The most significant event for palliative care in 2014 (arguably the most significant since the start of the modern hospice movement in the 1960s) was the adoption of the resolution: ‘Strengthening of palliative care as a component of comprehensive care throughout the life course’ by the World Health Assembly, the decision-making body of the WHO.
An ad-hoc technical advisory group has been formed to advise the WHO on the implementation of the resolution. This international group is made up of experts in various aspects of hospice and palliative care, such as: education, research and clinical work.
The meeting of the WHO Executive Board will take place at the end of January, setting the agenda for the World Health Assembly in May.
These two events will offer an opportunity for palliative care advocates to engage with national health care policy makers and to support the implementation of the resolution.
The 11th Asia Pacific Hospice Conference will be held in Taipei, Taiwan from 30 April to 3 May. The conference theme of ‘Transforming Palliative Care’ reflects the many changes happening in the field.
Delegates will be welcomed from around the Asia Pacific region and the world to share learning and produce new knowledge to inform practice in their individual contexts.
The European Association for Palliative Care will hold its 14th World Congress in Copenhagen from 8-10 May. The theme for the Congress is: ‘Building Bridges’.
The Congress seeks to build bridges between different professional and non professional groups, disciplines, countries, regions and continents. The organisers hope to bring together the best caregivers, clinicians, researchers and educators in the field of palliative care to discuss current issues (EAPC, 2015).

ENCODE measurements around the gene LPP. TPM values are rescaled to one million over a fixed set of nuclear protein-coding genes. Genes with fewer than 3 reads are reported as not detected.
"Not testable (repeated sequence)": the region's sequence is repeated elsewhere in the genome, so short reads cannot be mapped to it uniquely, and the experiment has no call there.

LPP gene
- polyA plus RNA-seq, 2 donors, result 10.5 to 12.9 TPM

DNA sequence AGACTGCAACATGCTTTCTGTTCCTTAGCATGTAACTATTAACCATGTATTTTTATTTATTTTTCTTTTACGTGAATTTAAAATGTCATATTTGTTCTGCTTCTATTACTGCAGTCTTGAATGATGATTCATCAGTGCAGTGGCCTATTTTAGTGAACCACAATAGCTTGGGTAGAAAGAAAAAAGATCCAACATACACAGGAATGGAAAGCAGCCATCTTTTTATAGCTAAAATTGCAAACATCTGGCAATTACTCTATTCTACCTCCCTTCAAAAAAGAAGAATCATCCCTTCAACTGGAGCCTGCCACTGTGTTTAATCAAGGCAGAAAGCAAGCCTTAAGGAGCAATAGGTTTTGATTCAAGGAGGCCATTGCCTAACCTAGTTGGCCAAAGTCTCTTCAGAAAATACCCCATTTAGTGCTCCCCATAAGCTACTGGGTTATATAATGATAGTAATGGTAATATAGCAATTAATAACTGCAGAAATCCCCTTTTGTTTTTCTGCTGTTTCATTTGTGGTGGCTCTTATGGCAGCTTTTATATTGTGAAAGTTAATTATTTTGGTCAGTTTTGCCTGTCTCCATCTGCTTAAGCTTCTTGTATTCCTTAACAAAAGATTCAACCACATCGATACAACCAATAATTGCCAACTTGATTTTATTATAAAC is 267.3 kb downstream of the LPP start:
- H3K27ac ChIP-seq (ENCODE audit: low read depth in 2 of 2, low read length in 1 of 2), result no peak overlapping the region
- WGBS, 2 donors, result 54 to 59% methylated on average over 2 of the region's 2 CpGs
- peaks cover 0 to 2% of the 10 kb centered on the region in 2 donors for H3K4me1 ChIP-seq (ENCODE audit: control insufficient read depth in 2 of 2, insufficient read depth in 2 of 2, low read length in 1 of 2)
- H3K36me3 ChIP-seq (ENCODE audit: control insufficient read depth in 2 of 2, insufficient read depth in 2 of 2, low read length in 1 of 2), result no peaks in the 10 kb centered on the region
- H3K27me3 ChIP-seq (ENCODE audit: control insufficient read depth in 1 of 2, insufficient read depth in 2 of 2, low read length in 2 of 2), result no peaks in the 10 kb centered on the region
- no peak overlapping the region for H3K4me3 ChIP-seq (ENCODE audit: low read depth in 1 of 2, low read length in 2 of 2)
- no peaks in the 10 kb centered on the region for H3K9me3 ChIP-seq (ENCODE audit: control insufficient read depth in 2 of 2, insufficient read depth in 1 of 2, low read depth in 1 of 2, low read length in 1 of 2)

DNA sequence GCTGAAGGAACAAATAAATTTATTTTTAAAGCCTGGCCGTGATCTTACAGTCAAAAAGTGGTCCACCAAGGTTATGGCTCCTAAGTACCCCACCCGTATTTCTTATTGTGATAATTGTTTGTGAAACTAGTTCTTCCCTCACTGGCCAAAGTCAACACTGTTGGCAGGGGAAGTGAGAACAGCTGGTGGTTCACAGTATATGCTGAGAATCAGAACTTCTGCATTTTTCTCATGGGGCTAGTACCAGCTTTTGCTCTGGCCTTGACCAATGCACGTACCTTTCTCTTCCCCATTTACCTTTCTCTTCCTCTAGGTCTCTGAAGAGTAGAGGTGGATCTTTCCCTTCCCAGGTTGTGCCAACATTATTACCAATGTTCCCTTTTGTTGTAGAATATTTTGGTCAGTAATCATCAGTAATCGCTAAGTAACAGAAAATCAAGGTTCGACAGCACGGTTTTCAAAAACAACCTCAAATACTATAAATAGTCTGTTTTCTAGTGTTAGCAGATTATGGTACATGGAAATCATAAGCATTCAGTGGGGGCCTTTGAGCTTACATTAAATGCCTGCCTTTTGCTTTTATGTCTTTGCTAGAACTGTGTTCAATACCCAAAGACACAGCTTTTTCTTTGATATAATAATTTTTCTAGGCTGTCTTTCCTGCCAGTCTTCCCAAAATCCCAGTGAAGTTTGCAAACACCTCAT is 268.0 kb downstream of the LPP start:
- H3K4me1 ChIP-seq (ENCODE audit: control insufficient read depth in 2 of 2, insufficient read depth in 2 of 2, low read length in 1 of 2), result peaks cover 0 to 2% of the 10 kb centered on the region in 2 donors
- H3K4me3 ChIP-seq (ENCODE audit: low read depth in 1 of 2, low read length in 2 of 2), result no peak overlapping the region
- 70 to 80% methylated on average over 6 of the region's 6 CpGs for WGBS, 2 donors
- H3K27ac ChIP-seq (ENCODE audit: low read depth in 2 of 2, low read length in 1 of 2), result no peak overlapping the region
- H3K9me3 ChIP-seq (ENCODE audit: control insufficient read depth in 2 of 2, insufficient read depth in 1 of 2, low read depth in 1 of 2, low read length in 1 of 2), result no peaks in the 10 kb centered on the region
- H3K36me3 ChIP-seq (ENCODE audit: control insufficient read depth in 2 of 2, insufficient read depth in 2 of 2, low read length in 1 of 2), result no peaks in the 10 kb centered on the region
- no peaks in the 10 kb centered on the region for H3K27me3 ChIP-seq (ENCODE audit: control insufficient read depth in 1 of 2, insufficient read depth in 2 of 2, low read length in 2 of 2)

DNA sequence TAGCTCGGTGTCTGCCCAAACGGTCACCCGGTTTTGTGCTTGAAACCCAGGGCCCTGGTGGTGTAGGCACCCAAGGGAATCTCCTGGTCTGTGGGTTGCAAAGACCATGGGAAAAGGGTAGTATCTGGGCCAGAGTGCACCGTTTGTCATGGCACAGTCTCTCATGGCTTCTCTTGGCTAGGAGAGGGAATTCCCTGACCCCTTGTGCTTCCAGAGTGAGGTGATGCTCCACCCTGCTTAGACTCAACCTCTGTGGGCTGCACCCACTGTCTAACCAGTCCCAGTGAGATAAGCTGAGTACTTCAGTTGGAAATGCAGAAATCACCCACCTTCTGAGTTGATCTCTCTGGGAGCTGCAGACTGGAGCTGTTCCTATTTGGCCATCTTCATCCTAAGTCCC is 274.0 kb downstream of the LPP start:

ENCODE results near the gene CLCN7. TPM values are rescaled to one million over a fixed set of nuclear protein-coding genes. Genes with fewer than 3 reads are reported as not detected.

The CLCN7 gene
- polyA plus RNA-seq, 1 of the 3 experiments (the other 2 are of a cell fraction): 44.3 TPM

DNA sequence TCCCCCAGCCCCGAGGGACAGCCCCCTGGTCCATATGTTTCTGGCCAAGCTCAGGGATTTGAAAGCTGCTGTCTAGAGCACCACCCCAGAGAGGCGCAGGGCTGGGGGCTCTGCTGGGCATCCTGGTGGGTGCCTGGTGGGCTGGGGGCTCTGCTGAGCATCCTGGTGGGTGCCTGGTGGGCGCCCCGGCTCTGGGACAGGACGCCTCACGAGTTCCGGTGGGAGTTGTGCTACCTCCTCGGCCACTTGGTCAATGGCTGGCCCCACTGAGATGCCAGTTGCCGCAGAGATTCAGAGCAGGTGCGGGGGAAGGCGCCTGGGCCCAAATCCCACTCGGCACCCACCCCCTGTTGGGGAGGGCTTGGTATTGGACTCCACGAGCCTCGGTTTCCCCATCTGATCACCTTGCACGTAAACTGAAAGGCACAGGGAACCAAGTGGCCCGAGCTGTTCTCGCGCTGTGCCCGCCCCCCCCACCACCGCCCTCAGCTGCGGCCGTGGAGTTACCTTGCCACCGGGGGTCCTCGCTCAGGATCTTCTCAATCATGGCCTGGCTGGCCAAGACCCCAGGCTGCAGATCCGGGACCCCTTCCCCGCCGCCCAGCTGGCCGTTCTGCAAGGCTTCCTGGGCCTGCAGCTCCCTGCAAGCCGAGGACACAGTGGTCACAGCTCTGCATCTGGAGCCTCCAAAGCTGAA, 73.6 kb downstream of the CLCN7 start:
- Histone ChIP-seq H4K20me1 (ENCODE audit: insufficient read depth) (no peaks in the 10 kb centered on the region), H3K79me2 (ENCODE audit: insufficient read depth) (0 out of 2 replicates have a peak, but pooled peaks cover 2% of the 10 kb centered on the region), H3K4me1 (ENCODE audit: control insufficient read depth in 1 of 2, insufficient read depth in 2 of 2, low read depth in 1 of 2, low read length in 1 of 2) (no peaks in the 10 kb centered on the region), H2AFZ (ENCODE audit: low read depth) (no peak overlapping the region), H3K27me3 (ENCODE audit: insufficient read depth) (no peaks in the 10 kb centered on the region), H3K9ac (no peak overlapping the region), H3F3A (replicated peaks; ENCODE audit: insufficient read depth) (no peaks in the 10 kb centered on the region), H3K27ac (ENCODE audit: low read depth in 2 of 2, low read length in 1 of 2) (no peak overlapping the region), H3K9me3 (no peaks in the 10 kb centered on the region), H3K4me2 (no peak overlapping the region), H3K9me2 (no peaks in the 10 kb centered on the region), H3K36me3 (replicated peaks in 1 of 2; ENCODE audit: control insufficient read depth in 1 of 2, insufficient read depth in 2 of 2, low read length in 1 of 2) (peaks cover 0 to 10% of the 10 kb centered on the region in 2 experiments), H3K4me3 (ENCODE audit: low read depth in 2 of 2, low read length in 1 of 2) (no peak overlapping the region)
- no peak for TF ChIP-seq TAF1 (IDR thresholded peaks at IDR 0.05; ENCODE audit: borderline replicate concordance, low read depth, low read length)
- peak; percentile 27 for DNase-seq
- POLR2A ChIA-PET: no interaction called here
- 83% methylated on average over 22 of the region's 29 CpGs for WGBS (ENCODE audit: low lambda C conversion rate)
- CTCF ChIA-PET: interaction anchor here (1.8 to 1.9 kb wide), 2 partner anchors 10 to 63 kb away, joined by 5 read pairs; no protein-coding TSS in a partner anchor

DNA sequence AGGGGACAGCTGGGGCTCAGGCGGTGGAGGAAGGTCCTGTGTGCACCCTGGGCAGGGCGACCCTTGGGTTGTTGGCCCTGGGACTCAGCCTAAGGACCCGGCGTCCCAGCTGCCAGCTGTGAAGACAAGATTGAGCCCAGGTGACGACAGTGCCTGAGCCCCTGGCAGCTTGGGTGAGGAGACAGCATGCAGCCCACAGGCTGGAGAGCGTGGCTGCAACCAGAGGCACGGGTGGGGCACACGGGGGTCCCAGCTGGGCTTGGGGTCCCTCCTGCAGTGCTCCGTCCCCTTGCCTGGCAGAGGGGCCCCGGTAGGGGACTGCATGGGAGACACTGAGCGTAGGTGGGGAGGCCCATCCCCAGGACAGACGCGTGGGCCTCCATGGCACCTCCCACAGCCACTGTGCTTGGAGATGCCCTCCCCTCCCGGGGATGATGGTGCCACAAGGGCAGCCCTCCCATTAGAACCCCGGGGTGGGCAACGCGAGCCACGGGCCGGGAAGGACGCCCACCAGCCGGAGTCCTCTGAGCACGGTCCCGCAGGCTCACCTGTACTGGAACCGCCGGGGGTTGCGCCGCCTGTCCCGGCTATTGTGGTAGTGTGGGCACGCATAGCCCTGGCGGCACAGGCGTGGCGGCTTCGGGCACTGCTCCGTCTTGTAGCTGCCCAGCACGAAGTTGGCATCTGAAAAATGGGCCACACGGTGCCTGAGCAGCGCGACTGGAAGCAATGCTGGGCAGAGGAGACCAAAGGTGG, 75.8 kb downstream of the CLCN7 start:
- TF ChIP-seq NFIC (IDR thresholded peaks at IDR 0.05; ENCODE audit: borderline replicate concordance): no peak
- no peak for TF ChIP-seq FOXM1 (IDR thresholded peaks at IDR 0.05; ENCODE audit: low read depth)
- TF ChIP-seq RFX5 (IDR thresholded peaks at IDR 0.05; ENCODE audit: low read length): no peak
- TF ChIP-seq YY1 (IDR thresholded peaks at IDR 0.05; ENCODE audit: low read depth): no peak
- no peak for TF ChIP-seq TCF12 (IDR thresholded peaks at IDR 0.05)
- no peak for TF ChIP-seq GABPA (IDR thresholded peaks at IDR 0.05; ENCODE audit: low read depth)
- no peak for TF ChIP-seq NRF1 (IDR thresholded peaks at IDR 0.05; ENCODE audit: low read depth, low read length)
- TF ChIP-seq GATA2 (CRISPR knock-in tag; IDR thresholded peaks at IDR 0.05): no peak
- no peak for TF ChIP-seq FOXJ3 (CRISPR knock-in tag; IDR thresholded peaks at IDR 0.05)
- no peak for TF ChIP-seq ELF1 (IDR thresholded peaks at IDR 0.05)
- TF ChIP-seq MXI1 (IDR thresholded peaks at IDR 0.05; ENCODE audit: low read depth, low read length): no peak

The 4th international Public Health and Palliative Care conference takes place between 11 and 16 May in Bristol, UK, and will focus on ‘Community Resilience in Practice’.
International speakers will take part in the conference, offering presentations and discussions on topics such as: Low Resource Communities, Social & Cultural Diversity, Learning from Other Development Sectors, Understanding and Participating in Public Health Approaches to End of Life Care in Dementia, Engaging Communities and Reframing Dying, Loss and Grief.
The conference will help to communicate the importance of public health ideas and approaches in palliative care at a global level.
Preparations for the United Nations General Assembly Special Session on the World Drug Problem (UNGASS) 2016 will continue throughout the coming year.
The UNGASS, originally scheduled for 2019, has been brought forward following a call by a group of Latin American presidents for the development of more effective responses to drug trafficking based on public health, respect for human rights and harm reduction (IDPC).
In terms of hospice and palliative care, the UNGASS is a crucial opportunity to influence policies that make it easier for patients to access essential opioid medications, such as morphine.
You can add your voice to the call for pain relief by submitting a written contribution to the Commission on Narcotic Drugs (CND).
The United Nations will be reviewing the Millennium Development Goals (MDGs) and setting new targets for Sustainable Development Goals (SDGs) in September. Palliative care would be included under the proposed goal of Universal Health Coverage (UHC).
UHC means that all people who need quality, essential health services (prevention, promotion, treatment, rehabilitation, and palliation) receive them without enduring financial hardship (Lancet, 2014).
The goals will be finalised in September 2015. You can follow the process on the UN Sustainable Development Knowledge Platform.
Throughout 2015, ehospice will continue to publish international news and individual stories from the world of hospice and palliative care.
This will include reporting on global events, sharing the experience of patients, families and palliative care workers, and promoting good practice and innovative responses to the challenges of providing hospice and palliative care in diverse contexts throughout the world.
Please don’t hesitate to share your news with us via email to firstname.lastname@example.org
All the best for 2015.